Technical Documentation Writing Guidelines

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This article is excerpted from Part 1 of Technical Writing .

This article is suitable for readers who want to improve their technical document writing and daily communication skills in the technical field. It can also help to communicate in some business and non-literary English office scenarios.

Readers of this article can:

  • Improve the ability to communicate concepts and logic clearly, accurately and objectively in daily office work.
  • Master the English technical document writing standard.


  • For an existing term, instead of reinventing a new term, use a link to a page that explains it.

  • If necessary, you can define new terms directly in the document, but if there are many terms, it is better to create a term comparison table.

  • Terms that appear throughout the document should have consistent names or abbreviations.

  • About abbreviations: For the first time, write the full name in bold and indicate the abbreviation in parentheses. Do not repeatedly mix the full name and abbreviation in subsequent articles. Correct example:

    This document is for engineers who are new to the Telekinetic Tactile Network ( TTN ) or need to understand how to order TTN replacement parts through finger motions.

    • If a term does not appear frequently, do not use abbreviations.
    • Abbreviations are used when: 1. The abbreviation is significantly shorter; 2. The term occurs very frequently.
  • Use pronouns (It, they, that, etc.) sparingly.

    • A pronoun must appear after the noun it refers to.
    • If the pronoun is far from the noun it refers to (more than 5 words), don’t use the pronoun.
    • The presence of a second noun between the noun and the pronoun creates ambiguity and should be avoided.

Analogy to computer programming languages:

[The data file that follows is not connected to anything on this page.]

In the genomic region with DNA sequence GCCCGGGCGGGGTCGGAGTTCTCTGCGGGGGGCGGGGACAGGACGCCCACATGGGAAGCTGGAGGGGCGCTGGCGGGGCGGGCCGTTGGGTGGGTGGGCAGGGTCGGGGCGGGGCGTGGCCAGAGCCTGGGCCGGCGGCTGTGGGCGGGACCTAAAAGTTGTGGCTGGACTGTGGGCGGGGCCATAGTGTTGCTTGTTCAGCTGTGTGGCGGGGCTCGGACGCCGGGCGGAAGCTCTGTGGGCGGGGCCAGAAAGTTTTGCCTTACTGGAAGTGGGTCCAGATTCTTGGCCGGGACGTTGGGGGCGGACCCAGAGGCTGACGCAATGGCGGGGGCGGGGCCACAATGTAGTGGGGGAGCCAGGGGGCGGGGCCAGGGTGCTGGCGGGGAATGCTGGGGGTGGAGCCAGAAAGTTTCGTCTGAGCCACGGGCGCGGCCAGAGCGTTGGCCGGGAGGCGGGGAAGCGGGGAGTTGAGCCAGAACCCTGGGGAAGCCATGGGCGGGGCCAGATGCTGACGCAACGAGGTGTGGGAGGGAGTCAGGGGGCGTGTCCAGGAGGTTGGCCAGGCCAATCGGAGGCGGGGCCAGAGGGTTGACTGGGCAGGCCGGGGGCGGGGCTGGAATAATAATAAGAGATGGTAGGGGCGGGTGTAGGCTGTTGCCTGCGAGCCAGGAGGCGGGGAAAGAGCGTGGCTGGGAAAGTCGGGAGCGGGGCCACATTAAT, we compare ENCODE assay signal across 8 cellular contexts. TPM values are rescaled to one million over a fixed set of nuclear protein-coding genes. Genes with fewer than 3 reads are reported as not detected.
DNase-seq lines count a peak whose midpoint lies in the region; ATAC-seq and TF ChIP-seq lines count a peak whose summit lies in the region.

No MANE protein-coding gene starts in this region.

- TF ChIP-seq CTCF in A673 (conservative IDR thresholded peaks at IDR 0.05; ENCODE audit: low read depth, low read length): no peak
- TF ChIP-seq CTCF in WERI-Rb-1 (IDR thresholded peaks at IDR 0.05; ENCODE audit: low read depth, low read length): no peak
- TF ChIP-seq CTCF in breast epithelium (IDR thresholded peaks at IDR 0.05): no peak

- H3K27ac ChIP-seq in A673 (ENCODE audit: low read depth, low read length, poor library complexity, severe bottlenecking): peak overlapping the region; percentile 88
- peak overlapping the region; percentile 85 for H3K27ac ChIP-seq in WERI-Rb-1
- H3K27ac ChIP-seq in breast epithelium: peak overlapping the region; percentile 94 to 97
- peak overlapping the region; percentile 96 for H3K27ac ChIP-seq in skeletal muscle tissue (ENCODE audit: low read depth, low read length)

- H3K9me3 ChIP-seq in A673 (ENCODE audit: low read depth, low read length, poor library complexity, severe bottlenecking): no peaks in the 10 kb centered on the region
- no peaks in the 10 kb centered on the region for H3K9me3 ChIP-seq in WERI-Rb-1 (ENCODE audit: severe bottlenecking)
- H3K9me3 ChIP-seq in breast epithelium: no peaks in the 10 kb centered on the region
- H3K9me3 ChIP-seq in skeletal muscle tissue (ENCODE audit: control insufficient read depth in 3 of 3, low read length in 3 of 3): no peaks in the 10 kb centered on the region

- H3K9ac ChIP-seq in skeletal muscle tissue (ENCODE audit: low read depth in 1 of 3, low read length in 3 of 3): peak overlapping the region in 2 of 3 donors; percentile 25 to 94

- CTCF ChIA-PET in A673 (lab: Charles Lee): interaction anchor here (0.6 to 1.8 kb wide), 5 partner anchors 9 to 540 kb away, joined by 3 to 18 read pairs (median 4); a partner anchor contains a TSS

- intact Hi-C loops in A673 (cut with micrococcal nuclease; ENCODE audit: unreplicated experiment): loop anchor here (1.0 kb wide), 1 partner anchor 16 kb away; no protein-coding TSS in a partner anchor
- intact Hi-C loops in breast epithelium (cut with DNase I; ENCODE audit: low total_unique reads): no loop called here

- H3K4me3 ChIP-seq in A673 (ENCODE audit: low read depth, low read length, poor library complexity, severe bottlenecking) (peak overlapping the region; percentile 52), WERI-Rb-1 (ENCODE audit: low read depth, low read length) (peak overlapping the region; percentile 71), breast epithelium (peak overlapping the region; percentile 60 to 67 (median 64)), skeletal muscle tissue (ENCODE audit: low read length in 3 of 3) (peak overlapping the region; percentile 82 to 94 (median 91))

Abbreviation = a level of abstraction for a term. The reader needs to spend more brainpower to expand it into the corresponding noun.

Pronoun = pointer. It is prone to ambiguity, so avoid causing “null pointer” errors in the reader’s mind.

Active voice

  • Active voice should be used whenever possible in technical documentation.
    • Passive voice requires additional processing in the reader’s brain to be understood.
    • The passive voice is used to express actions indirectly and can easily lead to confusion.
    • Some passive voices omit the subject, forcing the reader to guess who the subject is.
  • If the passive voice is used, various forms of the past participle and prepositions (such as as, by) should be used correctly.
  • Imperative verbs (imperative verbs) should be in the active voice.
  • The passive voice (like It has been suggested that…) is often used in scientific papers, and it does not convey more information, and many scientific journals have begun to encourage the use of the active voice.

Clear sentences, Short sentences

  • Choose precise, powerful, specific verbs. Reduce imprecise, weak or generic verbs.
    Bad examples: is, are, occur, happen

  • Be verbs and general verbs can be used, but they are often signs of bad writing habits, such as

    • Missing action subject in sentence
    • Sentence using passive voice
  • Reduce the there be sentence pattern, and extract the subject and verb in the there be sentence pattern, such as

    Avoid this: There is no guarantee that the updates will be received in sequential order.
    Should be changed to: Clients might not receive the updates in sequential order.

  • Use as few or no adjectives and adverbs as possible because these words are too subjective.

  • Use short sentences as much as possible. Short sentences are easier to read, easier to maintain, and less error-prone than long sentences.

    • Each sentence expresses only one point of view.
    • Convert long sentences into lists as much as possible.
    • Use concise expressions and remove redundant words, such as

    • Reduce clauses.
    • Correctly distinguish between that and which clauses.

Lists and tables

  • Correctly distinguish between ordered lists (numbered lists) and unordered lists (bulleted lists).

  • Convert the items listed in the sentence (embedded list) into an unordered list, such as:

    The llamacatcher API enables callers to create and query llamas, analyze alpacas, delete vicugnas, and track dromedaries.
    Replace it with: